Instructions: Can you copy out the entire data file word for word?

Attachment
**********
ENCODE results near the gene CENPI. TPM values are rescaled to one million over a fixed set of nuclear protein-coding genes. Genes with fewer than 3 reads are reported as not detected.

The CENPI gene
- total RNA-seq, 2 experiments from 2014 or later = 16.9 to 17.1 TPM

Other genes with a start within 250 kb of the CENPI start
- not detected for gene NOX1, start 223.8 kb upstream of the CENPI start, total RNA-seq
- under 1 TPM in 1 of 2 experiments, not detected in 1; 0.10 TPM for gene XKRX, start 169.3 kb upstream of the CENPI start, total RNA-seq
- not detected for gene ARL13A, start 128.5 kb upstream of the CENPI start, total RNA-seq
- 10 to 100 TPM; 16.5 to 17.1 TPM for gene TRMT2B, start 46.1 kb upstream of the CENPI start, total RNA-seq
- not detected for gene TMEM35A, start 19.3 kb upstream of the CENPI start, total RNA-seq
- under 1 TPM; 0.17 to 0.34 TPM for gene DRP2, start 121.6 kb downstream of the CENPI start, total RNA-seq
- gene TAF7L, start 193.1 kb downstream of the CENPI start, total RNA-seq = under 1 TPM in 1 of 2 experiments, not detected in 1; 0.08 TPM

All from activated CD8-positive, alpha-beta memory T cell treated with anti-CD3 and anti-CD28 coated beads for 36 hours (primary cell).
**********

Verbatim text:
ENCODE results near the gene CENPI. TPM values are rescaled to one million over a fixed set of nuclear protein-coding genes. Genes with fewer than 3 reads are reported as not detected.

The CENPI gene
- total RNA-seq, 2 experiments from 2014 or later = 16.9 to 17.1 TPM

Other genes with a start within 250 kb of the CENPI start
- not detected for gene NOX1, start 223.8 kb upstream of the CENPI start, total RNA-seq
- under 1 TPM in 1 of 2 experiments, not detected in 1; 0.10 TPM for gene XKRX, start 169.3 kb upstream of the CENPI start, total RNA-seq
- not detected for gene ARL13A, start 128.5 kb upstream of the CENPI start, total RNA-seq
- 10 to 100 TPM; 16.5 to 17.1 TPM for gene TRMT2B, start 46.1 kb upstream of the CENPI start, total RNA-seq
- not detected for gene TMEM35A, start 19.3 kb upstream of the CENPI start, total RNA-seq
- under 1 TPM; 0.17 to 0.34 TPM for gene DRP2, start 121.6 kb downstream of the CENPI start, total RNA-seq
- gene TAF7L, start 193.1 kb downstream of the CENPI start, total RNA-seq = under 1 TPM in 1 of 2 experiments, not detected in 1; 0.08 TPM

All from activated CD8-positive, alpha-beta memory T cell treated with anti-CD3 and anti-CD28 coated beads for 36 hours (primary cell).